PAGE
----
Thursday, April 27, 2017

     Years ago, I was teaching a Humanities course in a Summer School Program at Wayne State University. We studied a short story by Franz Kafka, Metamorphosis.  This story was disturbing to say the least. A man wakes up one morning to find that he is a large insect, and he freaks out his family and their boarders. So why am I thinking about this at 7:00 a.m.? Because last night, I was having one of those times when I was asking myself if I was going to let things in my new career “evolve,” or was I going to totally abandon my mission and try on a new lifestyle? When I looked for an academic definition of “evolve,” it said, “metamorphose.” Needless to say, I’m not planning to be an insect any time soon, and if I were, I would choose to be a butterfly with beautiful colors and a wingspan like Rachmaninov’s 14-note reach.

      So what’s that got to do with my message? Everything. Do you ever start a project, work your self to a frazzle, succeed, and then ask yourself, “Do I really want to repeat this?” Well, that’s the point. Let’s say you’re an artist. You spend months painting the most beautiful landscape you’ve ever attempted.Your fingers are sore, your arms ache, and your energy is sapped. It wins a huge award, and you are written up in the art journals. You revel in your success for a month or so, and then someone asks you to paint the same painting three more times. Get my point? “No,” you say. “I’m ready to move on to my next project.” Well, that’s where I am.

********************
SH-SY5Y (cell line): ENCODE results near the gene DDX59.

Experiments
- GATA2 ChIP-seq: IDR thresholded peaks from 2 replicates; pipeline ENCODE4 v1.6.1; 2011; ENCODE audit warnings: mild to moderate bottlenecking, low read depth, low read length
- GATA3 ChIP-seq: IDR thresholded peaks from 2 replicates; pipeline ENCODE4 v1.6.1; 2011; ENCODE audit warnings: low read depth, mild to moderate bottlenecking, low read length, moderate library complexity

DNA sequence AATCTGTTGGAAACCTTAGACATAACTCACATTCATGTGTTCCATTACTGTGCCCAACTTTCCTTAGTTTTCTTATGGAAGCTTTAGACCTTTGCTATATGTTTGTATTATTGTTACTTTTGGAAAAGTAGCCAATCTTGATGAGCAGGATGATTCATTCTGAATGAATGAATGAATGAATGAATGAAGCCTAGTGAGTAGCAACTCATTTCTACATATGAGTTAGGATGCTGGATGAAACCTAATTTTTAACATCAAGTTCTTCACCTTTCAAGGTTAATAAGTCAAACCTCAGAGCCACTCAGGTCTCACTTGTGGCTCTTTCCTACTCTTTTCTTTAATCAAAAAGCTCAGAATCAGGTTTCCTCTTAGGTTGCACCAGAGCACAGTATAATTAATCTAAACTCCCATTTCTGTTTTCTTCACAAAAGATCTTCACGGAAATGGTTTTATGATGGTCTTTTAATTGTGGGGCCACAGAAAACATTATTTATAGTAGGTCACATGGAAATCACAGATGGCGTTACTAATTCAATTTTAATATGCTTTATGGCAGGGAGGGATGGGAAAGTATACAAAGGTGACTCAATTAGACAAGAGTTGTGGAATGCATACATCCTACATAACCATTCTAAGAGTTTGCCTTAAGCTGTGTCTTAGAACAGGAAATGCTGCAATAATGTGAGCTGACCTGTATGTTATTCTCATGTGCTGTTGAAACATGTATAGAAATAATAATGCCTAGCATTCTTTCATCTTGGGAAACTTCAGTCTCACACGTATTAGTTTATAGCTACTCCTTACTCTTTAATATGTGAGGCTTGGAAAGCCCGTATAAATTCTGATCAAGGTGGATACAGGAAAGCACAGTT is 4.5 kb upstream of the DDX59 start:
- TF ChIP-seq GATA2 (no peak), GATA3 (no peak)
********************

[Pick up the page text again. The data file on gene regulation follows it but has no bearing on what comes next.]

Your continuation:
I don’t like it when my fingers hurt, my arms ache, my energy is sapped. Was it worth it? You bet your life it was. I am drained, but deliciously so. Do I want to repeat the process next week? I don’t think so. So what’s the answer? Give up all I’ve worked for or perform when I’m not in the “zone?” The obvious answer is to “Take 5.” Five weeks, 5 months—whatever it takes to “refresh.”  I often wonder how concert performers repeat the same performance night after night, even year after year (the same show) and don’t burn out. I assume the energy of the audience and the success propels them, but at what price?

      I remember when I was in my 40s, I had a small but hilarious role in a play (one for which I was paid, actually). The run was five week-ends. After it was over, I ended up with pneumonia and was out of work for another five weeks. Was it worth it? Absolutely not. Fortunately, the work I would be out of presently would be watching sunsets, lying by the pool, riding my bike and going to the theatre with Mr. Wonderful. Am I willing to give all that up for the applause? Nope. You see the dilemma. 

     Butterfly or star? Hmm. How about you? Are you or have you ever been in this situation? What was your decision? Was it a no-brainer, or are you still grappling with it?